Helping the alcoholic within the family
Most adults engage in the consumption of alcoholic drinks in a responsible manner. As such, the road to alcohol addiction for some can come at the cost of the well being of those who care about the addict the most. If someone you care about is abusing alcohol, "hard love" may be the only way to ensure that person receives the treatment they urgently require.
Alcohol is around us all the time. In modern society it is at the very hub of social gatherings. It is accessible at all times, in most public places and in the home, and if it is not available, then the credibility of a night out or celebration tends to be questioned. So it is not surprising that the lines between alcohol use and alcohol abuse often become blurred. It is not always apparent when we are crossing the line between enjoyment of alcohol and alcohol addiction
The family see the problem first
In so many cases it tends to creep up on the addict slowly and he/she does not realise there is a problem until it is too late. The fact is it is not usually the addict who is first to notice there is an issue. More often than not it is close family friends and loved ones who first begin see the danger signs. Signs of an alcoholic problem include a change in behaviour, a lessening interest in the world around them, deterioration in functioning and responsibility, violent mood swings, and an insatiable desire for the drug which is starting to control their lives.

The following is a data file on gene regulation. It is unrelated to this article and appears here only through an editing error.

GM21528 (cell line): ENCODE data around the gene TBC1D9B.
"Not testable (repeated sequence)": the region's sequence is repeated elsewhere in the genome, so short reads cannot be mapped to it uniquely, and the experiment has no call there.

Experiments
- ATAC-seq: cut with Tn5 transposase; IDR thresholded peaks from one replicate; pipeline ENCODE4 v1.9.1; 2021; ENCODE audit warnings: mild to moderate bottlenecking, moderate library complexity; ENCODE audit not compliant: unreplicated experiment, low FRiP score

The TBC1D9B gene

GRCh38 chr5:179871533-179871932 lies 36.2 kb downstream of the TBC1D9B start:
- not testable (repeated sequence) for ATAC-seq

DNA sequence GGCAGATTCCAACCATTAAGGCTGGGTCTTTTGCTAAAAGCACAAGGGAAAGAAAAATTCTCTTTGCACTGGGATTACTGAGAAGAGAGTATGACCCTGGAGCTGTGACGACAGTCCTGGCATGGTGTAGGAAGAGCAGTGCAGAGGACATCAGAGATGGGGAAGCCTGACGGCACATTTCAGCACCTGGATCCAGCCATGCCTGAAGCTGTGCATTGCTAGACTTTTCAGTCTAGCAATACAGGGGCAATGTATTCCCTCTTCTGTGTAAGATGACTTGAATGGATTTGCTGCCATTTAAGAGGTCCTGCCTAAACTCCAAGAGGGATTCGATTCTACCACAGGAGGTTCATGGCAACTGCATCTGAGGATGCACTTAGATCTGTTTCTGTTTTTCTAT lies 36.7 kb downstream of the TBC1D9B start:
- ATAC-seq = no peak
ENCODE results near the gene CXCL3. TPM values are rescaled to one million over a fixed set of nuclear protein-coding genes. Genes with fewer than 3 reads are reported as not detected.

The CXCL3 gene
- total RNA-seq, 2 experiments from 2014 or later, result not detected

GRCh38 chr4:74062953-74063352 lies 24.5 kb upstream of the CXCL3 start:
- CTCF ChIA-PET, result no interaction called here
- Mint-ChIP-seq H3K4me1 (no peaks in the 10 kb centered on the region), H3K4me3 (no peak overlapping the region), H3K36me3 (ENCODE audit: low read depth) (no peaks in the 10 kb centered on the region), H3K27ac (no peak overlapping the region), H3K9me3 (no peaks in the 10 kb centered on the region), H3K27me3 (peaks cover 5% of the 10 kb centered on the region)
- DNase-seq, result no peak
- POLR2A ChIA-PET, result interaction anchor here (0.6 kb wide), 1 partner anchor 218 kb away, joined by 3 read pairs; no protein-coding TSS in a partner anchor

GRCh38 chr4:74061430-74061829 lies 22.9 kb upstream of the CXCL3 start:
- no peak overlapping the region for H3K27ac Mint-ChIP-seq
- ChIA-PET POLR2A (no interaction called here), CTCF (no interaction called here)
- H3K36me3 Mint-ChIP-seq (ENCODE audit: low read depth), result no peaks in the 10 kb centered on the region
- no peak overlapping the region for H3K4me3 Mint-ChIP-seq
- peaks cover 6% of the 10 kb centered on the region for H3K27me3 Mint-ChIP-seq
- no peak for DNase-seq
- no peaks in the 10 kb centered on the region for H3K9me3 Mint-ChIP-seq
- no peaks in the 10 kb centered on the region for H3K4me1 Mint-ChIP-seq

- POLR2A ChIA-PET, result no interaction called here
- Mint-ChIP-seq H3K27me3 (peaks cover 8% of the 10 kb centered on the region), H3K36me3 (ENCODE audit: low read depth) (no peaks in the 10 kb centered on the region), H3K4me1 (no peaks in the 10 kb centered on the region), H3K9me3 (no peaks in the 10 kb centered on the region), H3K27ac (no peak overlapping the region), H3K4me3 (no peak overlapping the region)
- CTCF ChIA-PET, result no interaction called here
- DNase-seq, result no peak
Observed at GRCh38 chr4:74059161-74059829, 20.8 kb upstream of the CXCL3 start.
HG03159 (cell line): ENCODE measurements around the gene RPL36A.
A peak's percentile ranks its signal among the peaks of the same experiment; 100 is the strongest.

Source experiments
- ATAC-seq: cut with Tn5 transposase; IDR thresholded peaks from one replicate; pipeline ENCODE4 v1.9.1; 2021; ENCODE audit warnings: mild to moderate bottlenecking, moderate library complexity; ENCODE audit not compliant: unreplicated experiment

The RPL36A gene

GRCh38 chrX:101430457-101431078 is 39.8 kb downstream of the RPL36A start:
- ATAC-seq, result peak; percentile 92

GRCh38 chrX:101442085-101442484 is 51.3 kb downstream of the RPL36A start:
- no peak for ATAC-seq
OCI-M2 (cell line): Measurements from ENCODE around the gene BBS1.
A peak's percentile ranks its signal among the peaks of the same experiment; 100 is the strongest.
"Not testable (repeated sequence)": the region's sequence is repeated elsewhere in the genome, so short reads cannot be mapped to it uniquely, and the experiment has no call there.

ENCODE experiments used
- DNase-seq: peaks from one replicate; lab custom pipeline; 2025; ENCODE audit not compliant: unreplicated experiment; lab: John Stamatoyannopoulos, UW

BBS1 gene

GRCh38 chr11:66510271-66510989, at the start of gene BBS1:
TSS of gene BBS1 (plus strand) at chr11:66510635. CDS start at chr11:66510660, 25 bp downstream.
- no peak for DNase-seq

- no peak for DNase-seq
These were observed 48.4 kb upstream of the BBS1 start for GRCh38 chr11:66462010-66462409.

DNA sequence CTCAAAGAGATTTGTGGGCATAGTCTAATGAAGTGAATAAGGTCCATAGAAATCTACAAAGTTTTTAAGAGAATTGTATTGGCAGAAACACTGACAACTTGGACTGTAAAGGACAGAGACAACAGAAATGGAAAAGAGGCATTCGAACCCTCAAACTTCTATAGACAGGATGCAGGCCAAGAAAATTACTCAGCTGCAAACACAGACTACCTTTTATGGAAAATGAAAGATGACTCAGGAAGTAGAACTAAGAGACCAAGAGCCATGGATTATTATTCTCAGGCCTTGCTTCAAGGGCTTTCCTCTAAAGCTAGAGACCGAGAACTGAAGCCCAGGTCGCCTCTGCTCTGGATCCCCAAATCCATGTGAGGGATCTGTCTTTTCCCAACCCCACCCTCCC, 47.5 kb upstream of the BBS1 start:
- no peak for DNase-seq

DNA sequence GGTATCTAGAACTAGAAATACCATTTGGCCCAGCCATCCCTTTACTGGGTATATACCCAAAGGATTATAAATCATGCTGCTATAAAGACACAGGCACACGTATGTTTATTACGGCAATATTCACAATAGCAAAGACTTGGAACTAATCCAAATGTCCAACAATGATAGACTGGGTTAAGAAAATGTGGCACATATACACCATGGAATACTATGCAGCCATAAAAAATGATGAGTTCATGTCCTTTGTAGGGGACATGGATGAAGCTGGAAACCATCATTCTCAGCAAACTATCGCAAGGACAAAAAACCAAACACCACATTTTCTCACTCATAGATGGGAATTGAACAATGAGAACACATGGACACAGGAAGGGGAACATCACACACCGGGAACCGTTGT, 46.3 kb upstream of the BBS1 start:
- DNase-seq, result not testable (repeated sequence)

While the alcoholic bears the brunt of this destructive illness loved ones and families are deeply affected by the effects the addiction. These effects can include feelings of shame, guilt and anger to more long term problems such as divorce, unemployment, poverty and isolation. Families and loved ones tend to find themselves colluding with the alcoholic in the short term in order to keep the peace, pretending everything is ok due to a fear of unpredictable behaviour, and in a mistaken idea they are helping the addict.
Hard Love to support an alcoholic
Unfortunately by not showing the alcoholic clearly how their behaviour is causing problems they are allowing him to carry on regardless. Not only does the alcoholic need to know the effects their behaviour is having, they also need to take responsibility for their actions if they are going to change. An alcohol treatment centre would call this “hard love”. I feel this title is so useful because I think it reminds those closest that they are giving the sufferer a form of love even when they are being tough. It reminds those around the alcoholic that their own feelings are just as important, and above all no progress or healing can be made until the alcoholic makes the decision to change. In order for that decision to happen they must clearly see the chaos they are causing around them.